Chesapeake Quarterly
THE RESPONSE: How People Are Adapting
Nourishing Our Coastal Beaches:
Adaptive Strategy or Fiscal Sand Trap?
A bulldozer arranges sand. Photograph: David Harp,
A bulldozer arranges sand in Ocean City, Maryland, as part of a long-running beach replenishment project there. Ocean City is one of many coastal towns that use sand dredged offshore to rebuild beaches that are steadily eroded by the ocean. Sea level rise will likely increase the rate of erosion. Photograph: David Harp

VISITORS TO SEASIDE RESORTS like Ocean City, Maryland, and Virginia Beach come for sun, surf, and sand. But the sand would not be there if it weren't for multi-million-dollar, long-term beach replenishment projects that protect the physical and economic foundations of these beach communities from damaging storms.

Virginia Beach taxpayers invest between $2 and $3 million annually to preserve this beachfront that draws a much-larger amount of tourism dollars to this community, says Phillip Roehrs, Virginia Beach's water resources engineer. "There's one thing we can do quite easily to address sea level rise," Roehrs says, "and that is to build the beaches higher."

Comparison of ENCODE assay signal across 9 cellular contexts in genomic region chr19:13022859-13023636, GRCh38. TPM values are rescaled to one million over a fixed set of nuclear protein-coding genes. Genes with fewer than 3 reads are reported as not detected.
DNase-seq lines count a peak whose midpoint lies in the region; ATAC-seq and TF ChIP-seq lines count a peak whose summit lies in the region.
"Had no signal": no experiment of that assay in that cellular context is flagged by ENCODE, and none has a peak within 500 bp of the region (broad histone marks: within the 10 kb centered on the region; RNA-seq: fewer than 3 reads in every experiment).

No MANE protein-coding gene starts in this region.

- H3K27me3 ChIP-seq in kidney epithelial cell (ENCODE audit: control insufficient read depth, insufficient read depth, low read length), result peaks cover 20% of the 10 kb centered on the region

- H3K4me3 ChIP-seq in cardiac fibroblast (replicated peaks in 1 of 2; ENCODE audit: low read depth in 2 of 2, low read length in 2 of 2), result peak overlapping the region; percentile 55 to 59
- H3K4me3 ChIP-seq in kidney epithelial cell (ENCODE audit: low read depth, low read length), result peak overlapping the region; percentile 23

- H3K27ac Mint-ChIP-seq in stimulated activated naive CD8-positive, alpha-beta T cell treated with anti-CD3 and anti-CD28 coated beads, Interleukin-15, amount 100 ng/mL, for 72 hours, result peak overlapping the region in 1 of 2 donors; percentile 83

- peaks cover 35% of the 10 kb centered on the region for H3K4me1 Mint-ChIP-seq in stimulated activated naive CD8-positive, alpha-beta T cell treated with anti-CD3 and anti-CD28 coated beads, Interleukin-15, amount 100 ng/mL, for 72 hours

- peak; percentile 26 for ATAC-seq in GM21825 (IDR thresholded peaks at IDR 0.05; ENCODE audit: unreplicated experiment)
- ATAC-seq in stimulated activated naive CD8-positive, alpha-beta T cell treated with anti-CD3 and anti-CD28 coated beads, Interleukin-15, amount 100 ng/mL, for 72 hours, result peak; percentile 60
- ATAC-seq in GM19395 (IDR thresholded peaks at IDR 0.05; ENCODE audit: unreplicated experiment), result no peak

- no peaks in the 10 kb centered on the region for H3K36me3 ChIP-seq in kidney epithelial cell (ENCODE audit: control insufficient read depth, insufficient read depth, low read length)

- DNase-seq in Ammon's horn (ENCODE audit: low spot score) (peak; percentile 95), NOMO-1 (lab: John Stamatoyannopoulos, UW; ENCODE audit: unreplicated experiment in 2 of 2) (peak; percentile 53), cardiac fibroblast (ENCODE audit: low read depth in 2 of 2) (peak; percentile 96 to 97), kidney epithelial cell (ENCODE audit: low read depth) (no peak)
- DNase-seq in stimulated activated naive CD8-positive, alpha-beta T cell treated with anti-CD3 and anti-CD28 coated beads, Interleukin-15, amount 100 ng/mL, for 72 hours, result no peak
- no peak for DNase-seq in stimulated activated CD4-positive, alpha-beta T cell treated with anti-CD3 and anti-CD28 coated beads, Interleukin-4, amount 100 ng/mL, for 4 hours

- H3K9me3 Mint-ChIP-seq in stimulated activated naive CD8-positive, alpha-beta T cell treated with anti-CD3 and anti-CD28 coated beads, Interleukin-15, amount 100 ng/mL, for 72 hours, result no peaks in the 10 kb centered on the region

Terry McGean, city engineer for Ocean City, also thinks that for large oceanfront communities, beach replenishment provides flexibility in the face of the uncertainty of how high — and fast — sea level will rise. "The beauty of a beach replenishment project is that you can adjust it in the face of what sea level rise actually is."

The risk of increased coastal flooding means that beach replenishment projects may become more important to seaside communities. But as supplies of offshore sand used for these projects become more scarce, and competition increases for federal funding to rebuild after larger, more damaging storms, will there come a point when building beaches higher becomes untenable economically and politically?